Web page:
Rock Bridge finds coach, role model

Friday, November 25, 2005 | 12:00 a.m. CST; updated 7:54 a.m. CDT, Sunday, July 20, 2008

Players on the Rock Bridge girls’ basketball team say its been easy getting to know their new coach Jill Nagel.

“She definitely brings intensity in the gym, but we know that we can talk to her about anything basketball, and anything not about basketball,” Bruins sophomore point guard Claire Schaeperkoetter said.

When Nagel was hired last spring, Vicki Reimler, the Rock Bridge athletic director at the time, said Nagel would be a positive role model for the girls.

“I just think it’s a good thing for girls to have a female figure to look up to,” Reimler said.

Cameo Holly, the Bruins senior shooting guard, said in past years, having a coach you could be friends with off the court wasn’t always the case. However, this isn’t the situation with Nagel.

“I always say, I hope they learn more from me about the game of life, then the game of basketball because you’ve got that forever, you don’t have basketball forever,” Nagel said.

Although this is Nagel’s first head coaching job, she has experience coaching as an assistant in college for six years. After her playing career was over at William Jewell College, Nagel stayed on to coach as an assistant for two years. She then coached at the University of Findlay (Ohio) for one season before landing at Central Michigan for three years where she was a recruiting coordinator as well as a coach. Coaching at a Division I school like Central Michigan was something Nagel had dreamed of doing since she began her coaching career.

“It was great,” Nagel, said. “I had a lot of fun, but we were 13 hours from home.”

After Nagel and her husband Greg, who are both from Missouri, had a baby boy last year, they decided to move closer to home. With a year off from coaching, Nagel, who has a biology degree, was hired at ABC Laboratories in Columbia while still keeping up with the game she loves. She watched between 75-100 basketball games last year while considering starting a recruiting service if she didn’t get back into coaching.

“I’m just kind of a basketball junkie,” Nagel said.

With the job at Rock Bridge, Nagel was able to stay a coach. She said going from college to high school didn’t bother her one bit.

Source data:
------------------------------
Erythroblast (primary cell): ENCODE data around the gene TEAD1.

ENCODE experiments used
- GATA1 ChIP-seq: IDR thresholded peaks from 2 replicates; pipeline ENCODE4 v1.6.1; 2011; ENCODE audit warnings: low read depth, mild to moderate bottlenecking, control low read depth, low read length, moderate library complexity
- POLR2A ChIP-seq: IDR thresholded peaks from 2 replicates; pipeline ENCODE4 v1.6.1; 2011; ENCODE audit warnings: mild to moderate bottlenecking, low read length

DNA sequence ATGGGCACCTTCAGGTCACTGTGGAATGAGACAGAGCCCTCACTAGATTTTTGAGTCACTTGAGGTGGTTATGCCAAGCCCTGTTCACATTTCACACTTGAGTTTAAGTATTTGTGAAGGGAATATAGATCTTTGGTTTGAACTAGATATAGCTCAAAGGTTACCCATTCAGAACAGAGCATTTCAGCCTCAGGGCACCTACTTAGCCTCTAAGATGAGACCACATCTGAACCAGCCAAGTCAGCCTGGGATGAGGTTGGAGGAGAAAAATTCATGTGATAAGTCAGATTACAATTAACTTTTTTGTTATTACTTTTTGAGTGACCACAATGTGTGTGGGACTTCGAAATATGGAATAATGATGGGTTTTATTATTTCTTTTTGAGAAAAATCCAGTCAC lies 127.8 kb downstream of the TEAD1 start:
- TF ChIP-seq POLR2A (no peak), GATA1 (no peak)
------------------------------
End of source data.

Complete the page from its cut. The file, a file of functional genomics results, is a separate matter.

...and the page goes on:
“I don’t really get caught up in Division I, Division II, or high school,” Nagel said. “I just love basketball. I love being around the kids.”

While Nagel adjusts to her new position, the Bruins are adjusting to their third coach in three years. The changes appear to be going smoothly.

Holly said Nagel is easy to adjust to because her up-tempo style of play fits the team well. Schaeperkoetter said though it’s hard to continue to learn new offenses, it makes the team become more focused heading into the season.

Despite moving from college to high school, Nagel’s philosophies and coaching style have stayed the same. In conditioning, Nagel holds her players to the same standards as she did in college. They are required to run their sprints from one end of the court to the other in 11 seconds, just like at Central Michigan.

“I think if you want be a top tier team, a championship team, you have to do that,” Nagel said.

Being coached like college players allows the Bruins who have a future playing in college to experience that early.

“As a senior, I love it,” said Holly, who scored about 10 points per game last season. “My time is coming next year, so I want her to continue to treat me like I’m a college athlete. Because I know when I get out to a college atmosphere, it’s going to be the same thing.”

Schaeperkoetter, an all-district selection a season ago, also said being treated like college players helps.

“I think it definitely helps with college preparation and I also think just on the high school level, it brings us to another level because we’re trying to be really intense in the practice gym,” Schaeperkoetter said.

Along with bringing her college coaching style to the Bruins, Nagel has brought her belief in defense and fundamentals. Nagel said intense defense allows the team to play up-tempo.

“I’ve always said because of the defense we play, I hope we score all layups,” Nagel said. “That would be great. But I keep trying to tell them, a good team can really pressure, can really get after it, they can do one thing well. Great teams can really change the tempo, and that’s what we’re looking to do.”

Nagel said her belief in fundamentals is old-fashioned. She loves the movie Hoosiers and she thinks this style is necessary to instill in high school players.

“There’s no such thing as an unimportant day, is what we tell the girls,” Nagel said. “There’s no such thing as an unimportant drill, an unimportant series.”

Nagel takes her coaching responsibilities as far as even helping their recruiting. Being a recruiting coordinator in college, she has an eye for talent and lots of contacts to help the girls earn college scholarships.

“That’s not about me, that’s about the kids,” Nagel said. “I was fortunate enough to play college ball, and I want them to have the same opportunity I had.”

This season, Nagel inherits a team with a talented blend of youth and experience. After going 6-20 in 2003, the Bruins had a major turnaround last season. They went 17-8 and reached the district final for the first time since 1986. Nagel recognizes the favorable situation she is in and said she thinks the Bruins have tremendous potential. However, she says they cannot look ahead.

“We take one game at a time,” Nagel said. “I know when our first game is, and I know when our second game is and really to be honest this year, that’s all I know.”

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